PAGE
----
What the charges against Meadows focus upon, the opinion declared, were actions “taken on behalf of the Trump campaign with an ultimate goal of affecting state election activities and procedures.”
The opinion went over each of the eight actions Meadows allegedly did and found that only one – getting the telephone numbers of leaders of the Pennsylvania legislature because Trump wanted to call them – was ambiguous so it might have been related to his official job. The other evidence of political involvement, the judge said, was “overwhelming.”
Third: After spending the longest part of his opinion answering that second question, the judge chose not to give an answer to the third issue in Meadows’ case: did he have a valid legal defense to the charges?
Under the law at issue, a federal official must satisfy all of the requirements for transferring a state criminal case to federal court. One of those is the ability to claim a plausible – though not necessarily decisive – legal defense to the charges.
Judge Jones’ response to this was the most cautious part of his ruling, but it is the one part that is not easy to grasp. Meadows’ main legal defense was that, because all of his actions were in the line of duty, he was immune to state charges based on those actions. He was relying on the Constitution’s “Supremacy Clause” in Article VI, which makes the Constitution and federal laws the “supreme law of the land,” overpowering contradictory state laws.
Here is how Judge Jones got to the conclusion that he did not have to rule on the immunity question, or on any other legal defense that Meadows has raised or might raise:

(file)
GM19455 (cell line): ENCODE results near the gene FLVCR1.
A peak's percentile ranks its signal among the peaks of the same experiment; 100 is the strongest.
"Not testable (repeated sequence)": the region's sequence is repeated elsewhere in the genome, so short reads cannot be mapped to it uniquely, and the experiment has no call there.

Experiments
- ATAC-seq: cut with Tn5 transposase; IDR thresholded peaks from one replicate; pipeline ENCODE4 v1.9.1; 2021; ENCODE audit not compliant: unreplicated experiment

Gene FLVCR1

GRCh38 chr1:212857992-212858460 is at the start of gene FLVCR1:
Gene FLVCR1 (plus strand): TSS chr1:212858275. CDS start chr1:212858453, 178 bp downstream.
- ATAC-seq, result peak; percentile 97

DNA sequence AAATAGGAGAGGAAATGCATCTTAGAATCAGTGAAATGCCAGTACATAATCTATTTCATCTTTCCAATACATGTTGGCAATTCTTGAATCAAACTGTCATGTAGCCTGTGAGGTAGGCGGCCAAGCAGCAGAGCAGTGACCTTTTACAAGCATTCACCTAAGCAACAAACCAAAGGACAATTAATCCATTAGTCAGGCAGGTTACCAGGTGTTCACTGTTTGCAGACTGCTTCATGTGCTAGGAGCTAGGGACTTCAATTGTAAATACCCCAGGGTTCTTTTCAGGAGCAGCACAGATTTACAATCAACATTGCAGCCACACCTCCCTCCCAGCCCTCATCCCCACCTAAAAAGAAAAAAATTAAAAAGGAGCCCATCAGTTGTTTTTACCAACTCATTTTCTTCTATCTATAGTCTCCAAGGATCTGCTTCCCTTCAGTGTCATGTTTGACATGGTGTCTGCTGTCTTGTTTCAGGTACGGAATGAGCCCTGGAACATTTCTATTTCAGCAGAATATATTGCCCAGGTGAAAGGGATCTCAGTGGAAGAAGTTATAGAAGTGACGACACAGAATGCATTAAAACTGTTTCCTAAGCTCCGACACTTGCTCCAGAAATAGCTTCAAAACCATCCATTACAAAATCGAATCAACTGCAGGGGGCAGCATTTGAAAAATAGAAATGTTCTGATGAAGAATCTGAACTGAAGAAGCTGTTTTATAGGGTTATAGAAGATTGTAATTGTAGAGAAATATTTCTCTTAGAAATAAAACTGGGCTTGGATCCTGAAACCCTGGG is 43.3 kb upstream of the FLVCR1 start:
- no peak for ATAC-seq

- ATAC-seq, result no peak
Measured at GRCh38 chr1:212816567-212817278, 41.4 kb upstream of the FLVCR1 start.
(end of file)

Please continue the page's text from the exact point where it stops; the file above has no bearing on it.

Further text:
The case against Meadows is a state case, the judge said, and the nation’s traditional respect for “the principle of federalism” means that “federal courts must not interfere in state judicial processes because state courts of general jurisdiction are authorized and competent, as front line fora, to adjudicate all relevant questions of both state and federal law” – a quotation drawn from a 1971 Supreme Court decision.
The judge said that state courts in Georgia might ultimately have to decide on the validity of Meadow’s legal defenses, so “evaluating them here should be avoided unless absolutely necessary.”
The concept of “federalism,” the judge said, also supported his conclusion that Meadows was not acting in the line of duty when he undertook political campaign activities. Federal courts are given a role, in taking over state cases against federal officers, in order to protect the functioning of the federal government, the judge noted. To allow Meadows to take his case to federal court when the charges do not relate to official acts, the opinion added, would amount to federal court interference in a state’s operation of its elections.
If Meadows’ challenge ultimately fails, in higher federal courts including the Supreme Court, he would go to trial in Fulton County criminal court before a jury. He no doubt would raise, anew, his federal immunity defense, and in doing so he would again have to convince a jury that his political actions involving the 2020 election were part of his federal duty. Judge Jones’ ruling almost certainly would help prosecutors dispute the defense.